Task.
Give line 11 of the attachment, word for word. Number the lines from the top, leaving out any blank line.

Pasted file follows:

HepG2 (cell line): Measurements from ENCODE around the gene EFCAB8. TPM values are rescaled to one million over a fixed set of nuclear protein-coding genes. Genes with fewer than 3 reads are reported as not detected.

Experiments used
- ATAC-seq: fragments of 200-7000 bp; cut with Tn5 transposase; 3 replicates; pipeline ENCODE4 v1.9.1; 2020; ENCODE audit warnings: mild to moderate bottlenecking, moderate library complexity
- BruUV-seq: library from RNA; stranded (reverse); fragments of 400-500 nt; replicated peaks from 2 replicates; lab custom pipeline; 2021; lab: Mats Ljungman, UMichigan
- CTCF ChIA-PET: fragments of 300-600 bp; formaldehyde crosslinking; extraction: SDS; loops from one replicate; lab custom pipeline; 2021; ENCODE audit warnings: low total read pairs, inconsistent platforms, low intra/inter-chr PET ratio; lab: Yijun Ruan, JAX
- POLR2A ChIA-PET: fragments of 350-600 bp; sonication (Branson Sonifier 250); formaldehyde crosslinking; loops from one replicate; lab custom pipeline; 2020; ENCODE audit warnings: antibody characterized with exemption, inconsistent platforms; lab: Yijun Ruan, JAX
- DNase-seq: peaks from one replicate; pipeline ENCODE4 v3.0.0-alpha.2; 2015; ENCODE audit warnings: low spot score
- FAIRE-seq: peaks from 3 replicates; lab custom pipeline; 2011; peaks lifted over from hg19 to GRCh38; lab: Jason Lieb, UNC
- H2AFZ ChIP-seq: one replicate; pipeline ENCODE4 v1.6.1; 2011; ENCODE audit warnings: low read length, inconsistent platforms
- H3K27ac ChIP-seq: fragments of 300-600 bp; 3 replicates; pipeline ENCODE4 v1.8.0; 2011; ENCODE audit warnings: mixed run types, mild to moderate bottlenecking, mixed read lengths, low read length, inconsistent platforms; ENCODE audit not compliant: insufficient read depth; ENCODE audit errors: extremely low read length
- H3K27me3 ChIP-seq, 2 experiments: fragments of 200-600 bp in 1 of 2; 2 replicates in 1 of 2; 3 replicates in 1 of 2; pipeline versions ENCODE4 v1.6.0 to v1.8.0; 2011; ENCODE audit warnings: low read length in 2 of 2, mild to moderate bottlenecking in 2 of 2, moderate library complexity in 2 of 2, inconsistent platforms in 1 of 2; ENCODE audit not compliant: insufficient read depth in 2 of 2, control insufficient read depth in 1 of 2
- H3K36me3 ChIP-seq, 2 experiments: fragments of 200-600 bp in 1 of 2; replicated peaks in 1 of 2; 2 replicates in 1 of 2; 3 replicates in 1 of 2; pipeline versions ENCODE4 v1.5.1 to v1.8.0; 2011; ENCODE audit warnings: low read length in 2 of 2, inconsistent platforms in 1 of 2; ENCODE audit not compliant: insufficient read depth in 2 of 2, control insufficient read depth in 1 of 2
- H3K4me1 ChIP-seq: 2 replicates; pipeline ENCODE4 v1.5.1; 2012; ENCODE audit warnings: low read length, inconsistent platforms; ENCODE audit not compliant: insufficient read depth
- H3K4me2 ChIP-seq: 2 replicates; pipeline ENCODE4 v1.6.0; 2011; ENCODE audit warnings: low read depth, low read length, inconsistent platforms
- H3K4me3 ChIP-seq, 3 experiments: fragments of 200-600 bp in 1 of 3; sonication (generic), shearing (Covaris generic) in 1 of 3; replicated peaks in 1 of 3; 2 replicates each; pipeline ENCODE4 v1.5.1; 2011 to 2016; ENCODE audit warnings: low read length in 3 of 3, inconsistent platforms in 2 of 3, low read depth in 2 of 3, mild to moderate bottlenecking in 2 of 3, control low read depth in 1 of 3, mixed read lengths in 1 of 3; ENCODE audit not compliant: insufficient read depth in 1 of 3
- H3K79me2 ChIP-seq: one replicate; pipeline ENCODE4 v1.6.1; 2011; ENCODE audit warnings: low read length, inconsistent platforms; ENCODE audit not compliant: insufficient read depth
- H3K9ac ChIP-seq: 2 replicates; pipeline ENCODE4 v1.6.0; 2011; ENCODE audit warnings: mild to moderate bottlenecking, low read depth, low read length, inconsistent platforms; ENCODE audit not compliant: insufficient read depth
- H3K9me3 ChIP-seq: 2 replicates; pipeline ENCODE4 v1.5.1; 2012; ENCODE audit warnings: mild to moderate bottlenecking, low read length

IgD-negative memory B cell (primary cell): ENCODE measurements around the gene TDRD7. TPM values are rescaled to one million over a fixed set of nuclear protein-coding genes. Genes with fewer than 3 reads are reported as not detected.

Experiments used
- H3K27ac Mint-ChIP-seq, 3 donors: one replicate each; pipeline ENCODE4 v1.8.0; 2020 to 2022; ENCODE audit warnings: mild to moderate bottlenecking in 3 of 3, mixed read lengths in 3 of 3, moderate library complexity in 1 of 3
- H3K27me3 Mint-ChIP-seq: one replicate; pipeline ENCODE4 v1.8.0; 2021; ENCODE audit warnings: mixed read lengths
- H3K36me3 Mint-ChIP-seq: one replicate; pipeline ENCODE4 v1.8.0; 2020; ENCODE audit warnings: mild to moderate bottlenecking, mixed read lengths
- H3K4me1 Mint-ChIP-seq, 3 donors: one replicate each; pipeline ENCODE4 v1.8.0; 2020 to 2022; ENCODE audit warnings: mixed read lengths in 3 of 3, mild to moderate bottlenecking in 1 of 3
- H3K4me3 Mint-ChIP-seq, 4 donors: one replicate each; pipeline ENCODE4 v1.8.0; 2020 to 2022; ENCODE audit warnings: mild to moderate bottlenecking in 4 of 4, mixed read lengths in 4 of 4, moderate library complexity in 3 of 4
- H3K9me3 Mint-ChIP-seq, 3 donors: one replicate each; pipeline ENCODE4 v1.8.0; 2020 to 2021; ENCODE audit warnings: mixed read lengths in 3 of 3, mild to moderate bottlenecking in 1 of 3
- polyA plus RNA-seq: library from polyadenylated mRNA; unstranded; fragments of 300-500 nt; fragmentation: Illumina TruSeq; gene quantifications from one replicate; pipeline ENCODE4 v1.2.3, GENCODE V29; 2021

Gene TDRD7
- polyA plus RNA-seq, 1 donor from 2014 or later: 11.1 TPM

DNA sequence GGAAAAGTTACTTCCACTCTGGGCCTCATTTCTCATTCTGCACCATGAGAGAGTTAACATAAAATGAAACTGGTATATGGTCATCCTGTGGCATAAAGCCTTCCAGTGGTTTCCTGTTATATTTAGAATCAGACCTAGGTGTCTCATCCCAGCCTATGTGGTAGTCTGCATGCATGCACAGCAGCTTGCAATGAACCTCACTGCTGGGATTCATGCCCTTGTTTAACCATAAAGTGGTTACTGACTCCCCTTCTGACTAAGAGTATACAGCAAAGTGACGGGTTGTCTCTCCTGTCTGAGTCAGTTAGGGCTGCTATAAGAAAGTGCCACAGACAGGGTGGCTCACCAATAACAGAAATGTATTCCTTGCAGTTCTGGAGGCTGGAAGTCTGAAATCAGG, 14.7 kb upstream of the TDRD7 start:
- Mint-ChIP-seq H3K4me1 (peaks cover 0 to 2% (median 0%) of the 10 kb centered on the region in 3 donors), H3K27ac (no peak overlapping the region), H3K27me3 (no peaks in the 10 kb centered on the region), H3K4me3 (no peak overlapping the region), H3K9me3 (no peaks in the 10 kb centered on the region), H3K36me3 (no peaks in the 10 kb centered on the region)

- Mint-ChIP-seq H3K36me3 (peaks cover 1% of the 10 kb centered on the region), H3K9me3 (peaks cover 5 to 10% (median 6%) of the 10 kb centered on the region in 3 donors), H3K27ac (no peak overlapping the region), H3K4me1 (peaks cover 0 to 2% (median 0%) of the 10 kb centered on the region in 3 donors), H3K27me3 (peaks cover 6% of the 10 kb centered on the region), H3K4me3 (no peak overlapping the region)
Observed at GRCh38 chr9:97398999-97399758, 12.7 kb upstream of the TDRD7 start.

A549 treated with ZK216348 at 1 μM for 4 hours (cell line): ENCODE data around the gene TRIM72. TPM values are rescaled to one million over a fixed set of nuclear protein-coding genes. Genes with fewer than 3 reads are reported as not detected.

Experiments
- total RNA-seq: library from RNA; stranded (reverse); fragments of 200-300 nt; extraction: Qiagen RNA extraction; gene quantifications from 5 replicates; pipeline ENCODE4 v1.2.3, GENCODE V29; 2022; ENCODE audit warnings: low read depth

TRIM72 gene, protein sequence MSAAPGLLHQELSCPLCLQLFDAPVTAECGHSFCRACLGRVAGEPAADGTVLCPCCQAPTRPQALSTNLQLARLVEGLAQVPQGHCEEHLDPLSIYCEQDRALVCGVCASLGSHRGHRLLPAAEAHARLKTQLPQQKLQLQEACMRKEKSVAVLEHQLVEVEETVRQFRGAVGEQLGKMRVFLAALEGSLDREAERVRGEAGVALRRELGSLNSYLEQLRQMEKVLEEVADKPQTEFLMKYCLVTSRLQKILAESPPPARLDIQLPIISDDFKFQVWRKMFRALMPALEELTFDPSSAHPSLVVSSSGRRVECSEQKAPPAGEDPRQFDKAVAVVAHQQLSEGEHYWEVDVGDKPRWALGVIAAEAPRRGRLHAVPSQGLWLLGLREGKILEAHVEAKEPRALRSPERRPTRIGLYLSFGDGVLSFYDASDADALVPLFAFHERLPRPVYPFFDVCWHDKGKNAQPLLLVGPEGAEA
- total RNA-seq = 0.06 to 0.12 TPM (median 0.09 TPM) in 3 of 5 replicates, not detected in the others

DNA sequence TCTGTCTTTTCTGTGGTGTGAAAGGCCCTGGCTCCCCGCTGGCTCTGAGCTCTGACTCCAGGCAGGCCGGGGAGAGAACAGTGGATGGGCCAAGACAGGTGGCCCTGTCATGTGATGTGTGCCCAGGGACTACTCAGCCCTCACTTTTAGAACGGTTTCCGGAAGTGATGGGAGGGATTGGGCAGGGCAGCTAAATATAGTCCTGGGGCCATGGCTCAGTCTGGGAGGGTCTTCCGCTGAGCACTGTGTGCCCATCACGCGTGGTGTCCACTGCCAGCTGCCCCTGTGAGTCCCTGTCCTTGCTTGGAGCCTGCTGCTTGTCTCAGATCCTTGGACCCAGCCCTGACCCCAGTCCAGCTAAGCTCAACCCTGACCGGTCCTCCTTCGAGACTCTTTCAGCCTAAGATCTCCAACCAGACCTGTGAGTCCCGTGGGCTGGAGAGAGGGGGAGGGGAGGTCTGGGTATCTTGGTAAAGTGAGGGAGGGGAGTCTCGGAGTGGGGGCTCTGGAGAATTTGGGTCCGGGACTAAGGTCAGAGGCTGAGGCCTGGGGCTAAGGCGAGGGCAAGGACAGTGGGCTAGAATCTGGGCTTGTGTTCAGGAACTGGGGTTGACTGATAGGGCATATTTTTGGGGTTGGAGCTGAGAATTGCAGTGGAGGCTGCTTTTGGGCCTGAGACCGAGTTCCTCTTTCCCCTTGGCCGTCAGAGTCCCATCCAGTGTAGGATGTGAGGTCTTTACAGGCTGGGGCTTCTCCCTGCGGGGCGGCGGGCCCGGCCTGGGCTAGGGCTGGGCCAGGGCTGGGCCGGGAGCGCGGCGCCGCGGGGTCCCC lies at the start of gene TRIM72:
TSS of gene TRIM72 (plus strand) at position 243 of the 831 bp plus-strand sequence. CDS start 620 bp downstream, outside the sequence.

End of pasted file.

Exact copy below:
- H3K27me3 ChIP-seq, 2 experiments: fragments of 200-600 bp in 1 of 2; 2 replicates in 1 of 2; 3 replicates in 1 of 2; pipeline versions ENCODE4 v1.6.0 to v1.8.0; 2011; ENCODE audit warnings: low read length in 2 of 2, mild to moderate bottlenecking in 2 of 2, moderate library complexity in 2 of 2, inconsistent platforms in 1 of 2; ENCODE audit not compliant: insufficient read depth in 2 of 2, control insufficient read depth in 1 of 2